Friday, March 30, 2012

Complete Guide to Facebook Timeline for Pages

If you own or administer a Facebook Page for a business, organization, or other entity (not to be confused with your personal Facebook profile), you might have seen a strange notice at the top of your page this month. Unlike many of the notices and notifications Facebook tends to put in that area, however, this one is important. Over the past few months, you might have noticed that some of your friends' profile pages have been changed to a new layout, called "Timeline". Facebook is now giving Facebook Pages the ability to use the Timeline layout as well.

However, for Pages, switching to Timeline is mandatory - all Pages will be automatically moved over to the Timeline layout today, whether they're ready or not. There's no way to opt out or to delay it; Facebook wants you to use the new layout and they won't take "no" for an answer.

Moreover, time is running out - Facebook will begin automatically moving pages to Timeline at 11am PST today! This is your last change to make sure the page is ready before the transition; however, even if you don't make the deadline, you still have to fix up your Facebook Page for Timeline as soon as possible. Now, what exactly does that mean for your page?

Wednesday, March 21, 2012

The USB Flashdrive Isn't Dead Yet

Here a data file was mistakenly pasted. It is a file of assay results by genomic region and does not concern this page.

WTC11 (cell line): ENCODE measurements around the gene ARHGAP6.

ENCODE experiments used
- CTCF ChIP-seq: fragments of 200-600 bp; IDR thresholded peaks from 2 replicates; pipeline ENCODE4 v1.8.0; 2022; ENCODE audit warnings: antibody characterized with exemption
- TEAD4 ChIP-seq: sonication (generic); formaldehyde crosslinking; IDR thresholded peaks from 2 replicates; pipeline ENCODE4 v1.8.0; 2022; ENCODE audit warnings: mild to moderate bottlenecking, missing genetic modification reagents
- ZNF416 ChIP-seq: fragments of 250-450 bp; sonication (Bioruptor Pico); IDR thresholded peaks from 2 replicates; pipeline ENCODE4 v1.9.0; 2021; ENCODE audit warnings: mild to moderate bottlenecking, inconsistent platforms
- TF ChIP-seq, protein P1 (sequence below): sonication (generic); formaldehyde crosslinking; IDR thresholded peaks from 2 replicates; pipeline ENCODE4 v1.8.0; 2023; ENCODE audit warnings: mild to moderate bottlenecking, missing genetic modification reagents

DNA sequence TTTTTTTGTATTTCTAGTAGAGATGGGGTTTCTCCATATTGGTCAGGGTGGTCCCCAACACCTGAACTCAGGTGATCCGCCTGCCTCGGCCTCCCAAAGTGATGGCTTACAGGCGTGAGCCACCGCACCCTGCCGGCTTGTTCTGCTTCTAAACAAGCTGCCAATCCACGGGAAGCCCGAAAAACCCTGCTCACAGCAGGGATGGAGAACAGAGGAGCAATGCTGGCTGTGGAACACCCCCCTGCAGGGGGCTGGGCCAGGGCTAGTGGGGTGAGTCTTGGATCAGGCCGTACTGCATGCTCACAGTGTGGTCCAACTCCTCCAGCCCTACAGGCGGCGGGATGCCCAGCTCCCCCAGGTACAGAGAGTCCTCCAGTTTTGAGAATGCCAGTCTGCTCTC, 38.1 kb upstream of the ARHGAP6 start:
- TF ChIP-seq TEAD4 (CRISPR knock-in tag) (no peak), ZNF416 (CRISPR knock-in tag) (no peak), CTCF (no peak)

As technology continues to advance, change is inevitable, and no technology will remain on top for long. But is it really time to say good-bye to the humble USB drive so soon, as some have suggested? I'll admit that it's been a couple of weeks since the last time I even touched a flashdrive, and I use Dropbox for transferring small files between my computers and my phone at home. But is the cloud ready to completely replace USB drives just yet? I'd say "No way" - the cloud is certainly better than physical drives at some common tasks, but it's impossible to ignore the fact that it's much worse at other tasks.

Thursday, March 8, 2012

Measuring Twitter Performance: Tools and Tricks

"How do I analyze the performance of my Twitter account"? If you've ever done any kind of social media marketing, you've probably asked yourself this question or been asked it yourself at some point. After all, Facebook bombards page owners with extensive and complex graphs along with per-post view counts, and Google Analytics provides detailed in-depth information about every aspects of every visitor.

Twitter, on the other hand, offers just three statistics - number of tweets, number of accounts followed, number of accounts following. You're notified when someone mentions you, but no overall count is given. The only per-tweet statistic tracked is how often a particular tweet has been re-tweeted. With that in mind, it's no surprise that people have looked everywhere in search of ways to get more detailed information...but do we really need them?

Friday, October 21, 2011

How Word Spreads On Social Media

Having seen a new social media news site and magazine being announced on G+, I think it will likely make a good case study in the power of social media. After being announced by a social media professional, many of her followers saw it and doubtlessly subscribed to is. They also shared it for all their followers to see, which is how I found out about it (thanks to +Robert Scoble ). I will be adding it to my RSS reader, and am also resharing it to my followers. I'm not as influential as the original sharers, and a lot of my followers aren't in the target demographic (an important point that many neglect!), but it still has the potential to be read by others.